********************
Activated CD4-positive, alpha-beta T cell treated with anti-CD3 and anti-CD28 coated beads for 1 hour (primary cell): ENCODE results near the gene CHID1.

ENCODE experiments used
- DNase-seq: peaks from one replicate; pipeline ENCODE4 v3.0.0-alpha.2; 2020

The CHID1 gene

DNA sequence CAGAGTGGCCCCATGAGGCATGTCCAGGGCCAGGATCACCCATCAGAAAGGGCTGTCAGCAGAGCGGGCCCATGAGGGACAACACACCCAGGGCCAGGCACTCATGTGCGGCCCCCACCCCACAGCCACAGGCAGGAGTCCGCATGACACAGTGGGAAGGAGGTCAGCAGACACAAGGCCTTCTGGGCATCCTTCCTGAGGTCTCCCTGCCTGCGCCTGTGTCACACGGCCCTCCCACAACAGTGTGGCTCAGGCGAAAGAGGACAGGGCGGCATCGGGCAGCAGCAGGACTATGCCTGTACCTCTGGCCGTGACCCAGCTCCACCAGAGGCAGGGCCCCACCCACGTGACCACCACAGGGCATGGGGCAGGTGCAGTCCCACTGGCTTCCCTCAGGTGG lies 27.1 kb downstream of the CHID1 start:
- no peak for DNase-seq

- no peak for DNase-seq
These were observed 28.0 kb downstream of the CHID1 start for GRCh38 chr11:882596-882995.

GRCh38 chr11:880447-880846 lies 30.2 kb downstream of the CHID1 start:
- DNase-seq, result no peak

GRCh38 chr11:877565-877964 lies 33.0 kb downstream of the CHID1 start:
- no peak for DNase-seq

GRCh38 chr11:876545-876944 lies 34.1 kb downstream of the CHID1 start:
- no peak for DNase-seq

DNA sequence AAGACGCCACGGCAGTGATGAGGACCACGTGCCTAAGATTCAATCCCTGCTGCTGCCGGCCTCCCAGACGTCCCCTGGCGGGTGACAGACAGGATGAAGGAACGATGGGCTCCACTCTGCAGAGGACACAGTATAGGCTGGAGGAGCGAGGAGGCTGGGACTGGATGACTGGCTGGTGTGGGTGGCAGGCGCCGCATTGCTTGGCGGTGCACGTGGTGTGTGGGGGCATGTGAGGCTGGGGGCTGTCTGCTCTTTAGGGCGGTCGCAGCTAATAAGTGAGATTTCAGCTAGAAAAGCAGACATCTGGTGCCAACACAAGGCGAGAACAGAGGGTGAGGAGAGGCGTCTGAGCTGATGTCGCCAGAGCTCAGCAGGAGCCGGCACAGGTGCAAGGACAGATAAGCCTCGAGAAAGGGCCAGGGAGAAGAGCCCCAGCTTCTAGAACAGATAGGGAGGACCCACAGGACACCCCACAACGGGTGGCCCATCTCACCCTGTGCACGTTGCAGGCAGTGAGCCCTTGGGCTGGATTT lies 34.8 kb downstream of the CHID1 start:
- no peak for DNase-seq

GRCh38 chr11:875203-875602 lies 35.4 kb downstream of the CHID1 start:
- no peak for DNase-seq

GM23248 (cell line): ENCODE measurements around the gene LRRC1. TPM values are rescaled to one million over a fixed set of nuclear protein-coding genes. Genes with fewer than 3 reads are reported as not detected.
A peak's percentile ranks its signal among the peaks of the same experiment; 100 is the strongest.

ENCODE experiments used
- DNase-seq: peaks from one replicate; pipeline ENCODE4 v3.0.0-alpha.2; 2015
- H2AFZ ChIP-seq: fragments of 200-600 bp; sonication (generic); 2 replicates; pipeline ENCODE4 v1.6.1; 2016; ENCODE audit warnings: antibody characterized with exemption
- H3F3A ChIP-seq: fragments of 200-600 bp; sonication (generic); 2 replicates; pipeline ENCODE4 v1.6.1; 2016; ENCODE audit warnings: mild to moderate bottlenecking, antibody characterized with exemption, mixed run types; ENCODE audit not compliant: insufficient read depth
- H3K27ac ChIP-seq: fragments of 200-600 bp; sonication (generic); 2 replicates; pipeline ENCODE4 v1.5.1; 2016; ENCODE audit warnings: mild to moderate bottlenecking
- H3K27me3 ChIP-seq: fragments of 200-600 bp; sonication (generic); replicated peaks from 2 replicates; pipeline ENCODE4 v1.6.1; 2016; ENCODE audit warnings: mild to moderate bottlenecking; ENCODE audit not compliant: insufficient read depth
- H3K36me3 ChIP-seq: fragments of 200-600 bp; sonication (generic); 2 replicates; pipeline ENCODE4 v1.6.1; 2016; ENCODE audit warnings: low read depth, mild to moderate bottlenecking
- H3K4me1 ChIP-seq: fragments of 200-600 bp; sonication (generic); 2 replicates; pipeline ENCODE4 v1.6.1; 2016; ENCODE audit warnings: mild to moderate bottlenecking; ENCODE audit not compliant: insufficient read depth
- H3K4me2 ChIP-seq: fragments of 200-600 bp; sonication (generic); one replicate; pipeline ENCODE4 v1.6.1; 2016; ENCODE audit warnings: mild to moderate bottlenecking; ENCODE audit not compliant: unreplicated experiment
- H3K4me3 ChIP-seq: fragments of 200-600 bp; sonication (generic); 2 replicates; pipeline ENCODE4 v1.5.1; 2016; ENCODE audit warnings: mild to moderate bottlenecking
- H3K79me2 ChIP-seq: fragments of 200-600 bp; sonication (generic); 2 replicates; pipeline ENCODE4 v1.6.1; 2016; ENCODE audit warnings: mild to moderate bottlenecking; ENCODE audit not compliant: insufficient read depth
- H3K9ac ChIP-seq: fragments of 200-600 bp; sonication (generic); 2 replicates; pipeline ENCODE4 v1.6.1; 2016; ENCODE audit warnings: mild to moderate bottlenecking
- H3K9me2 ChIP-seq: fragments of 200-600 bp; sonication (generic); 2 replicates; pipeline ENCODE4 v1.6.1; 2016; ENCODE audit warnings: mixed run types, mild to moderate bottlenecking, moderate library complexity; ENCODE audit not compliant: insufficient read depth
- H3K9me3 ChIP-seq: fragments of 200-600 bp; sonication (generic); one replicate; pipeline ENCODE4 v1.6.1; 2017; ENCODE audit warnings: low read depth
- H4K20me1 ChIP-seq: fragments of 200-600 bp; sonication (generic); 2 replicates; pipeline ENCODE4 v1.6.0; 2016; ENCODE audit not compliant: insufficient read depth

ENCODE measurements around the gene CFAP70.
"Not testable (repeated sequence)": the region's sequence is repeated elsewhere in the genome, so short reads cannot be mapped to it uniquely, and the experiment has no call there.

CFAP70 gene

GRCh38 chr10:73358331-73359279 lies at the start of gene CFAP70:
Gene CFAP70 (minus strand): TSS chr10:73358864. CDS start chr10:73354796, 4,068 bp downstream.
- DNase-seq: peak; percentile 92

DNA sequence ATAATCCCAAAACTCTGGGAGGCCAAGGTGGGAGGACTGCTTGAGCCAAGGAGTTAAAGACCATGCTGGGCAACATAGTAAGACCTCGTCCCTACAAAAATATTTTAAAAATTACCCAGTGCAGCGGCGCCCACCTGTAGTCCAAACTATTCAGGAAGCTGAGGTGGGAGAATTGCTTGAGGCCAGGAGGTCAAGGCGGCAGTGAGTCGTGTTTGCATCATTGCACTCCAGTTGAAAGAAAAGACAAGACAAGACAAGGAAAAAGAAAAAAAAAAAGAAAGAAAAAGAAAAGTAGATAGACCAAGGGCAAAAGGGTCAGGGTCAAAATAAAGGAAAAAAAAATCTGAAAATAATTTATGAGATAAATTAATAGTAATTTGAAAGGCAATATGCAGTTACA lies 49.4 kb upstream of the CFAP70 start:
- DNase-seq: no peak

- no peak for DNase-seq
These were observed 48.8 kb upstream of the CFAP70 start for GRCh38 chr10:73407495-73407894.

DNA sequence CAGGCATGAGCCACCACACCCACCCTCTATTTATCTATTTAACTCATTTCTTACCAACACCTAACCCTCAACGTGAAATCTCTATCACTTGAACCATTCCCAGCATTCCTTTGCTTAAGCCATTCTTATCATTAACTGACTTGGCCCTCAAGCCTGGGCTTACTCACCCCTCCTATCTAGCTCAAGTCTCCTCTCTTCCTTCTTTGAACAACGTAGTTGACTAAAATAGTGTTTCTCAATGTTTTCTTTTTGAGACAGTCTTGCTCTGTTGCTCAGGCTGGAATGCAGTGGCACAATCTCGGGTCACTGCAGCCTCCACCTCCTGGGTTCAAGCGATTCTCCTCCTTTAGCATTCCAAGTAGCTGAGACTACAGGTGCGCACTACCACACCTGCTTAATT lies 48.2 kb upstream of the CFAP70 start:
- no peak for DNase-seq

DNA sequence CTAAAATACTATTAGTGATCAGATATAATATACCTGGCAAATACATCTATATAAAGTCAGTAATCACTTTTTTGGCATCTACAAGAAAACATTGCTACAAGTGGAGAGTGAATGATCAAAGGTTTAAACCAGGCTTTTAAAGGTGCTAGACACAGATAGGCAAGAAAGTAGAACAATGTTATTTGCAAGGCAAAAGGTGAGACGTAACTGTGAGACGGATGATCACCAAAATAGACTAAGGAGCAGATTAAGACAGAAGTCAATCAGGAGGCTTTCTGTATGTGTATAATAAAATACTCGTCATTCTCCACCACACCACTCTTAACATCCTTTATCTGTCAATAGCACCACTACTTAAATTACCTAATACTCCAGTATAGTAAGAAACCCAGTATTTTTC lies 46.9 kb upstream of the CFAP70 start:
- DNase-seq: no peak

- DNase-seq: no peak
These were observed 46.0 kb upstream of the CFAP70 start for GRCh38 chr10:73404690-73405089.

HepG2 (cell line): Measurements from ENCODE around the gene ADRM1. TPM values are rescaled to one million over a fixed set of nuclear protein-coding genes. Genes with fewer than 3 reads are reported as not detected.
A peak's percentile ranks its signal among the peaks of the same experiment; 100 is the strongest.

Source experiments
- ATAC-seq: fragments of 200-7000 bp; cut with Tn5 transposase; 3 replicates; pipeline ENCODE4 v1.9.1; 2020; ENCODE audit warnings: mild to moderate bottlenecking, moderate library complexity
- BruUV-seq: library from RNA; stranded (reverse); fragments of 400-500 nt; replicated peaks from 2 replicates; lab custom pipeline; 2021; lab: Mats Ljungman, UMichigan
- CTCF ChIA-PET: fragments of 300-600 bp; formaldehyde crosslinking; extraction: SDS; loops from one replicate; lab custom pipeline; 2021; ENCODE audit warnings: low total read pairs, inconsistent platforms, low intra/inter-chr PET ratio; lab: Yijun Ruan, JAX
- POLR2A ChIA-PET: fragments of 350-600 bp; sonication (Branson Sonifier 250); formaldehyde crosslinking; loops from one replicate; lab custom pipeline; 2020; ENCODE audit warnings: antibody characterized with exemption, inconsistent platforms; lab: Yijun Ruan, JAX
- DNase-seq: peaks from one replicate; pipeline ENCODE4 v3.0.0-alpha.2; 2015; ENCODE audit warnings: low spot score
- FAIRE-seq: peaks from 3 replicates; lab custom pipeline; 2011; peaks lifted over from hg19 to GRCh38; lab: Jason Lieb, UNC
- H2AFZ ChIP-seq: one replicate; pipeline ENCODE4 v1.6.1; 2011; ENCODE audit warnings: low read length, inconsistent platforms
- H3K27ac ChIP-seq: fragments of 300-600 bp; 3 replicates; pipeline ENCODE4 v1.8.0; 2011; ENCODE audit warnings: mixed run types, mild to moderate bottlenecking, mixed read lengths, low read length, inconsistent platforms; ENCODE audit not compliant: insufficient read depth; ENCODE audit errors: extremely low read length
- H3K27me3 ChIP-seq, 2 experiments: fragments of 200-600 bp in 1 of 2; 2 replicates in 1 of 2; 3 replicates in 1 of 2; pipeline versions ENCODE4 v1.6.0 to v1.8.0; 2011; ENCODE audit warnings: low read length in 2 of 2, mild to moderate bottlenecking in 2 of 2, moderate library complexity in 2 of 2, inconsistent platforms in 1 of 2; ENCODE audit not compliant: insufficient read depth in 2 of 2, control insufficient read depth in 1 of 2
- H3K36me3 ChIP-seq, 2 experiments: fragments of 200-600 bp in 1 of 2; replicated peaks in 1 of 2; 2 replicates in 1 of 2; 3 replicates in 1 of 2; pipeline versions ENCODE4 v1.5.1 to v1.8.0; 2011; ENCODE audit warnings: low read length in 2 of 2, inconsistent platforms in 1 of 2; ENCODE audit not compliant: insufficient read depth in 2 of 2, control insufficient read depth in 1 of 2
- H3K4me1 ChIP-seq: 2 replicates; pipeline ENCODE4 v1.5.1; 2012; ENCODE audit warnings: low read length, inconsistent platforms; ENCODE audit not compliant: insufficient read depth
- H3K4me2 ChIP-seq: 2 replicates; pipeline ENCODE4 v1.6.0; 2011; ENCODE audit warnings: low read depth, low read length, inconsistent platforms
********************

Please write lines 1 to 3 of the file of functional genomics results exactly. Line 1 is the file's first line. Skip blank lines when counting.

Activated CD4-positive, alpha-beta T cell treated with anti-CD3 and anti-CD28 coated beads for 1 hour (primary cell): ENCODE results near the gene CHID1.

ENCODE experiments used
- DNase-seq: peaks from one replicate; pipeline ENCODE4 v3.0.0-alpha.2; 2020